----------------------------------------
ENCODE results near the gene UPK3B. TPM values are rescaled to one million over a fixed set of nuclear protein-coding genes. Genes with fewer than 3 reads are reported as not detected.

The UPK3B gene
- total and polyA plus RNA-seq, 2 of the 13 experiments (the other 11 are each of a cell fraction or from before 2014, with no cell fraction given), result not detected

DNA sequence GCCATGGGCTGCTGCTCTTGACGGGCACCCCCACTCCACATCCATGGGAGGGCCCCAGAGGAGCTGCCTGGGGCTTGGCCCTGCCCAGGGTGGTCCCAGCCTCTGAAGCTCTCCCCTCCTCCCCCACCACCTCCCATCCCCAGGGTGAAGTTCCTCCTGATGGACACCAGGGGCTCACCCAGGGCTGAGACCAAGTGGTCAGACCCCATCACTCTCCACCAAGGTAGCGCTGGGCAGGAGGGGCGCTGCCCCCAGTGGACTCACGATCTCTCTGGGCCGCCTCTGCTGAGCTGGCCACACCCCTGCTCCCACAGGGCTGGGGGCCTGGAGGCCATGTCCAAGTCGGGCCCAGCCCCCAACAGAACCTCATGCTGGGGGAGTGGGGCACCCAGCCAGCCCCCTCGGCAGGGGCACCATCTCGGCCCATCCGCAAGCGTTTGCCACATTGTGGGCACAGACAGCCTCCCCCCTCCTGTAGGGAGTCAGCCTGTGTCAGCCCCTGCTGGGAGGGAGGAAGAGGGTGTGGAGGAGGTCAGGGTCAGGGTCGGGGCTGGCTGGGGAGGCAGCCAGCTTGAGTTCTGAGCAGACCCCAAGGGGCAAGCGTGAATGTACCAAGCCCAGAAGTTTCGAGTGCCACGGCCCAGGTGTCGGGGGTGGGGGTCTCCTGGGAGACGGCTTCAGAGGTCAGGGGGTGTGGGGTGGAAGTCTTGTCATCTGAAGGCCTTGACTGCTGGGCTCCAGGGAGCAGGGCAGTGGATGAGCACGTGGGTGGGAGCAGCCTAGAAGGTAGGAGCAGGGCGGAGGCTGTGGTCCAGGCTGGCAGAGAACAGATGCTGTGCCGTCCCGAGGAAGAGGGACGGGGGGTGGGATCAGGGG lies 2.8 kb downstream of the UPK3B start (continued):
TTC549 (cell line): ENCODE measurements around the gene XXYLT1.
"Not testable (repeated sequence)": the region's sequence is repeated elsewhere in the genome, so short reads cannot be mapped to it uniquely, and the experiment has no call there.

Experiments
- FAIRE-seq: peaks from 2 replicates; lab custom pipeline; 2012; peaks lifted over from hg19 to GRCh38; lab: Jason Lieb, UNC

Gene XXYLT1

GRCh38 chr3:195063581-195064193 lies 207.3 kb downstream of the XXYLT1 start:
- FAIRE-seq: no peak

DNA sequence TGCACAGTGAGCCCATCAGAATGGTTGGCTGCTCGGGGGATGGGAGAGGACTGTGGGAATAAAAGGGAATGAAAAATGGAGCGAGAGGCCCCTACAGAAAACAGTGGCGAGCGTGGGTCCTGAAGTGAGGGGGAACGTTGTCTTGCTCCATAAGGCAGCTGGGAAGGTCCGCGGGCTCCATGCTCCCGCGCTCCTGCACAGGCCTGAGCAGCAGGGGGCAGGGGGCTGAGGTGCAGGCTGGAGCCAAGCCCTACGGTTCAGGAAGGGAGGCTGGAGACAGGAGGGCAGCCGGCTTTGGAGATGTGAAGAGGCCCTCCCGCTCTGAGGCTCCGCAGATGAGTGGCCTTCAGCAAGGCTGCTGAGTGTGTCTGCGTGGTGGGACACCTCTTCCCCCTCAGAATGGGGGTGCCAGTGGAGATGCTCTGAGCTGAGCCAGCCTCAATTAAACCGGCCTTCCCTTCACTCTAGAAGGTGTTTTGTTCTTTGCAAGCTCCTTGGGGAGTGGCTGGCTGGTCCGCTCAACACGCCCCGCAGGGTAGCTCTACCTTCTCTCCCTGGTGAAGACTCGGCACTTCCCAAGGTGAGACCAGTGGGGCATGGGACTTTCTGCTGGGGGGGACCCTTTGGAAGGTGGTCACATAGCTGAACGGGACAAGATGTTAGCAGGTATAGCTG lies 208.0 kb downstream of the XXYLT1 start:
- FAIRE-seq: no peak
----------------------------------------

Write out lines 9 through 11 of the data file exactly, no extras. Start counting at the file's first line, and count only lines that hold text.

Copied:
Gene XXYLT1

GRCh38 chr3:195063581-195064193 lies 207.3 kb downstream of the XXYLT1 start:
- FAIRE-seq: no peak